Plasma TNF-α concentration was almost not changed after insulin treatment and level of TNF-α would corroborate with the reduced anti-inflammatory and anti-oxidative effect of HDL in plasma due to reduced HDL. However, TNF-α positively correlated with adiponectin (pre: r = 0.99; post: r = 0.78) which would seem to contradict with what has been reported, thus indicating that TNF-α may not function as a trigger for decreasing adiponectin levels in dogs. Precious evidence that adiponectin plays a role in increasing insulin sensitivity and decreasing of circulating adiponectin levels play causative role in the development of insulin resistance (Assal et al., 2007). There was some evidence that the primary mechanism by which adiponectin enhance insulin sensitivity appears to be through fatty acid oxidation and inhibition of hepatic glucose production (El-Ghaffar and El-Said, 2006). Adiponectin has also been reported to negatively correlate with TG and positively correlate with HDL in humans from T2DM (Hotta et al., 2000). Interestingly, adiponectin levels in this study also negatively correlated with TG (pre: r = -0.89; post: r = -0.77), while positively correlating with HDL1 (pre: r = 0.58; post: r = 0.54), HDL2 and 3 (pre: r = 0.82; post: r = 0.89) and chylomicron (pre: r = 0.75; post: r = 0.63), although the animals were suffering from T1DM. On the other hand, adiponecitin negatively correlated with ALT (pre: r = -0.87; post: r = -0.91) and AST (pre: r = -0.60; post: r = -0.99) indicating that sustained reduced adiponectin levels could have a long term impact on liver stress. In addition, insulin treatment in T1DM dogs reduces adiponectin levels which would indicate that adiponectin alone is not the sole factor for enhancing insulin sensitivity. Instead, other factors may also contribute and have a synergistic effect with insulin. The results are in agreement with the previous reported on the inverse relationship between adiponectin and insulin. Moreover, euglycemic- hyperinsulinemic clamp tests in both humans and rats have indicated that insulin injection leads to reduced circulating adiponectin levels, partially because insulin exerts an acute effect on adipocytes to decrease production and/or secretion of this adipocytokine (Yu et al., 2002). Therefore, adipocyte insulin signal transduction may be more relevant to understanding adiponectin levels post-insulin treatment rather than the absolute amount of insulin being given as treatment. Generally adponectin has been shown to negatively correlate with several inflammatory mediators (IL-1β, IL-6, IL-8, TNF-α) (Roth et al., 2010). Low-grade chronic systemic inflammation has been associated with obesity potentially leading to insulin resistance.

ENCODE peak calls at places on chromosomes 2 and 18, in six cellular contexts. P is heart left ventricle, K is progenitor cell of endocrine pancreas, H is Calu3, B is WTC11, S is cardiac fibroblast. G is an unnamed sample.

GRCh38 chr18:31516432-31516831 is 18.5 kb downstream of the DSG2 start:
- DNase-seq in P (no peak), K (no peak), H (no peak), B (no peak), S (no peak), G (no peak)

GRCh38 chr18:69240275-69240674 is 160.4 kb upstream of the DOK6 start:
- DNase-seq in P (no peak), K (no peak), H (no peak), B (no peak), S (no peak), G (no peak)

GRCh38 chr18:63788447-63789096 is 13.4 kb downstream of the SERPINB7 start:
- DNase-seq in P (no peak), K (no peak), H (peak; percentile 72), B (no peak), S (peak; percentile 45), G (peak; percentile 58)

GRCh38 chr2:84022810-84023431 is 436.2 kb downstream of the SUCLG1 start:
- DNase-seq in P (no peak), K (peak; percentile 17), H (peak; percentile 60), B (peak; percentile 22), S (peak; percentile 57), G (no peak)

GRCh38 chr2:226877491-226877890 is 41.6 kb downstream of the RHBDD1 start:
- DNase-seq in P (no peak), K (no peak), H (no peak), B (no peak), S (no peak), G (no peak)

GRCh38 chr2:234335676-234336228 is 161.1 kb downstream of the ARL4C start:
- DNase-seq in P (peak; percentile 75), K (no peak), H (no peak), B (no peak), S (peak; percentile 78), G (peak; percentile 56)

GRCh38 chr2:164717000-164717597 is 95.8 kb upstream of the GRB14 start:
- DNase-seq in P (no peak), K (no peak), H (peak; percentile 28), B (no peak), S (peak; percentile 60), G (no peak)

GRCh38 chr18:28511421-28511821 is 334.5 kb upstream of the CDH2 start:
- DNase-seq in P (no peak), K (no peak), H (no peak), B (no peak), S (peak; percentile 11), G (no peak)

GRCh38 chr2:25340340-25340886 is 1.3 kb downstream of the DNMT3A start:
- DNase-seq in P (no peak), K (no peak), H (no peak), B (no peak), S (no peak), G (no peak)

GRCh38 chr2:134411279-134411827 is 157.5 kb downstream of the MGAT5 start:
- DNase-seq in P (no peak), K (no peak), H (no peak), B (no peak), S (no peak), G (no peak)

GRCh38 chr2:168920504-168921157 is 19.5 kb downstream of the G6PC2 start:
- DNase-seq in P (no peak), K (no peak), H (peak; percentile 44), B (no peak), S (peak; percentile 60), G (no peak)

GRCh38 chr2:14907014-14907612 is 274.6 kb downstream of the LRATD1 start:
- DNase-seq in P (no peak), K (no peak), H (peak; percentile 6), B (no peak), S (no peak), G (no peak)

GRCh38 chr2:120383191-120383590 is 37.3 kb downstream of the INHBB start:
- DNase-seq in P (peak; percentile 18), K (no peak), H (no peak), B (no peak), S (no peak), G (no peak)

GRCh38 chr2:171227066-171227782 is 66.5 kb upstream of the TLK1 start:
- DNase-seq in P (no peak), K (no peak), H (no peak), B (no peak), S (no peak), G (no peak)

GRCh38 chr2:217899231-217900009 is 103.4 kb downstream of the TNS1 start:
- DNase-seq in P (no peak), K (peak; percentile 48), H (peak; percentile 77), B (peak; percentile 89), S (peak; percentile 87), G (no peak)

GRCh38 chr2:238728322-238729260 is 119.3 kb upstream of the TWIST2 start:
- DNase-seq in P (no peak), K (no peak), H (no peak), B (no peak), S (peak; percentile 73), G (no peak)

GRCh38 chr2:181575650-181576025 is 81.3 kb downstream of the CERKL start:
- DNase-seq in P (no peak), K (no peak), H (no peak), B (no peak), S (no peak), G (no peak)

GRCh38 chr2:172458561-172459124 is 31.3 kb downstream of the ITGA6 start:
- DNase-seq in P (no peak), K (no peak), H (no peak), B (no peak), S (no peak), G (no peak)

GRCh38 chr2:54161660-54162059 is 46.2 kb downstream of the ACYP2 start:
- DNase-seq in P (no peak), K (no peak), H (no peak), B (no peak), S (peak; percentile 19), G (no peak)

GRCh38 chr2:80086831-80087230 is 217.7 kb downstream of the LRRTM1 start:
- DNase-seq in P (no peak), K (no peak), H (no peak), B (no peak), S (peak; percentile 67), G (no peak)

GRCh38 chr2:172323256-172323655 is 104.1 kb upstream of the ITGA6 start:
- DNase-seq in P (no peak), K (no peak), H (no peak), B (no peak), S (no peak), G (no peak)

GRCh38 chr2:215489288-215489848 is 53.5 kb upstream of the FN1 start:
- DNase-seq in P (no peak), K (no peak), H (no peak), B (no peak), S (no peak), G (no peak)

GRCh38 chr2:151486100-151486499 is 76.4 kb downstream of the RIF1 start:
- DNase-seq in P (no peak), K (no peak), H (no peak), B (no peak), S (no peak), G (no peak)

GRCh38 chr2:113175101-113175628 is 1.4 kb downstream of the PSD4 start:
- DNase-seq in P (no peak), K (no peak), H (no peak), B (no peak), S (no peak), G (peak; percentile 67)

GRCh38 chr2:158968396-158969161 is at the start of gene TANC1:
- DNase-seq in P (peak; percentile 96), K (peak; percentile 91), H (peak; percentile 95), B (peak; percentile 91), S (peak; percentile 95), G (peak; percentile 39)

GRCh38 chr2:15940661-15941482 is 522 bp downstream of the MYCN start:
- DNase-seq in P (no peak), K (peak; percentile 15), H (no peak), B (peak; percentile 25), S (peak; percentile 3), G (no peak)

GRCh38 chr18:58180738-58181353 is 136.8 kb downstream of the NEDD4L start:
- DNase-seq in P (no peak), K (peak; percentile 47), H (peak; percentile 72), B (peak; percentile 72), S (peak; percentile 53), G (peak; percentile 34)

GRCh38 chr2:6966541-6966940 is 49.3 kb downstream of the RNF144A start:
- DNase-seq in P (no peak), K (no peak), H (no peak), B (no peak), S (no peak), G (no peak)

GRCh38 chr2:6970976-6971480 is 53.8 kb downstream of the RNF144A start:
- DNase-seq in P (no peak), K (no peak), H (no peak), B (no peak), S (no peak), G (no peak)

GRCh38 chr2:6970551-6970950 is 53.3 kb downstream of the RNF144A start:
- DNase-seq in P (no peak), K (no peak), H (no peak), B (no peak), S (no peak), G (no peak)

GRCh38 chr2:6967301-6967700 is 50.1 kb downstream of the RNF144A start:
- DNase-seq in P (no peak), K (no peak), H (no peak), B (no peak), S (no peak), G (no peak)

Insulin treatment in dogs suffering from T1DM appeared to stimulate lipid metabolism and improve liver condition as indicated by reduced ALT levels. In addition, exogenous insulin reduced plasma adiponectin level which has been shown to positively correlate with TNF-α in T1DM dogs. Although insulin treatment improve glucose metabolism in T1DM dogs, it may appear to bring an increased risk for atherosclerosis on a long term basis.
This work was supported in part by the Strategic Research Base Development Program for Private Universities from the Ministry of Education, Culture, Sports, Science and Technology of Japan (MEXT), 2008-2012 and Grant-in Aid for Scientific Research (No. 21380195 to T. Arai) from the MEXT.